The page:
Qantas boss Alan Joyce has likened Western Australia to North Korea over the state’s domestic border closures nearly two years into the COVID-19 pandemic, railing against measures that are proving costly for his company.
“The fact you can get to London, but not to Perth — we are supposed to all be Australian — but you can’t even travel in your own country,” the airline company’s head Alan Joyce told radio program 3AW Breakfast. “And there isn’t a plan in Western Australia… It’s starting to look like North Korea.”
In 2019, the last year with almost entirely unaffected air travel, Qantas’ earnings before interest and tax (EBIT) on its domestic flights within Australia were almost three times higher than from its international flights.
Western Australia was scheduled to remove its travel curbs on February 5, becoming the last Australian jurisdiction to do so. However, premier Mark McGowan has indefinitely postponed the state border’s reopening owing to the spread of the omicron variant of the virus.
While exemptions to enter the state were to be expanded on Saturday, those domestic arrivals who are allowed to enter would still need to self-quarantine for two weeks.
International travel to Australia also remains severely limited. Australian nationals are free to return, and some existing visa holders can enter the country too, but tourist and foreign business travel remains banned.
“That seems to us not to make sense,” Qantas’ Joyce said. “The prime minister said that by Easter it should be opened. But when you look at the detail of it, we have higher per capita cases of COVID than a lot of these countries. The UK, US, most of these European countries have a lower level. We ask for people to have a test before they get on the flights. And we’ve seen that that means, out of the number of people coming into the country, 0.04% are positive. … I personally don’t understand the reason for it.”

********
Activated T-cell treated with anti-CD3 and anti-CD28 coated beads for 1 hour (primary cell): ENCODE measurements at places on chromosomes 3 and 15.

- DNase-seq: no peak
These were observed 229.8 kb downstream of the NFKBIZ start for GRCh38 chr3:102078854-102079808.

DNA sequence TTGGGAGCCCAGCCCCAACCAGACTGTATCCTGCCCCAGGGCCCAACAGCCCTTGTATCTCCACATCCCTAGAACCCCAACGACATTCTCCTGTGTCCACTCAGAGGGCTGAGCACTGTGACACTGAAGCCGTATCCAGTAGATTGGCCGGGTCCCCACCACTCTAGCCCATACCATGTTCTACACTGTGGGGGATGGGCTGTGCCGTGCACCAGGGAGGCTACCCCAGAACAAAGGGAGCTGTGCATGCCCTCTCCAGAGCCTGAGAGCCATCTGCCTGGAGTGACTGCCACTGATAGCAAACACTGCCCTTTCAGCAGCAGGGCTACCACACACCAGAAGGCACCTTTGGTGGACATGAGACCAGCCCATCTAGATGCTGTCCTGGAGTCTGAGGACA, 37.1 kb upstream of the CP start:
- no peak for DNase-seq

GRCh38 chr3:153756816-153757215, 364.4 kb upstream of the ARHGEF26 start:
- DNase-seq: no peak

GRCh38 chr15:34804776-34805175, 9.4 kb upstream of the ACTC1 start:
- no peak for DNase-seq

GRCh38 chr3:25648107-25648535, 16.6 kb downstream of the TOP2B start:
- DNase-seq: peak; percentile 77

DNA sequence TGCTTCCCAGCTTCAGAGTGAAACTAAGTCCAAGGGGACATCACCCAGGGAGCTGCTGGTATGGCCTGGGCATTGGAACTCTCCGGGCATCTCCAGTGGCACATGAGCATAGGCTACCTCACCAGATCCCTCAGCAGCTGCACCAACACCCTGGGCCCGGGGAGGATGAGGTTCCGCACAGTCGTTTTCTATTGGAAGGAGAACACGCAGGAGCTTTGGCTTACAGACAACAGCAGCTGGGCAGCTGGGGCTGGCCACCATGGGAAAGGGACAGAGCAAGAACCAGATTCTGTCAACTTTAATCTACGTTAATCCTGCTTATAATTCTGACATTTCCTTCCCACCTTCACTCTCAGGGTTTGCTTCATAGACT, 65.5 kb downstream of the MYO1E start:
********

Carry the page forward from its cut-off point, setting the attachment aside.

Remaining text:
Here’s the latest on coronavirus from across the globe:
Bali has reopened to foreign tourists from all over the world, with direct international flights to the Indonesian province resuming for the first time in two years.
The visitors will still need to go into a mandatory quarantine.
In India, officially recorded deaths from the coronavirus surpassed the 500,000 mark on Friday.
Figures from the country’s health ministry showed the death toll reaching 500,055, with 1,072 deaths in the last 24 hours.
In terms of total cases of infection, the country stands second to the United States with a total of 41.9 million infections. Many experts believe that the official numbers are under-reported, potentially by a wide margin.
South Korea has extended its cap on indoor gatherings amid a fourth day of record infections, following the Lunar New Year holiday.
Prime Minister Kim Boo-kyum announced the decision at a government meeting on Friday, citing the “inexorable” virus spread, even as he acknowledged the public’s fatigue with restrictions.
Meanwhile in Japan, serious coronavirus cases have gone over the 1,000 mark for the first time in four months.
Official figures of Friday showed that the number of seriously ill patients rose by 131 to 1,042 cases, the highest it had been in four months. Omicron cases are now dominant among a population where less than 5% have received a booster jab.
Germany on Friday reported yet another record in daily infections with 10,671,602 new cases of COVID-19, data from the Robert Koch Institute showed. The seven-day incidence rate was at 1,349.5 per 100,000 people per week.
Ukraine also saw recorded a record coronavirus caseload on Friday, at 43,778 new COVID-19 infections, data from the health ministry showed.
dvv/msh (AFP, AP, dpa, Reuters)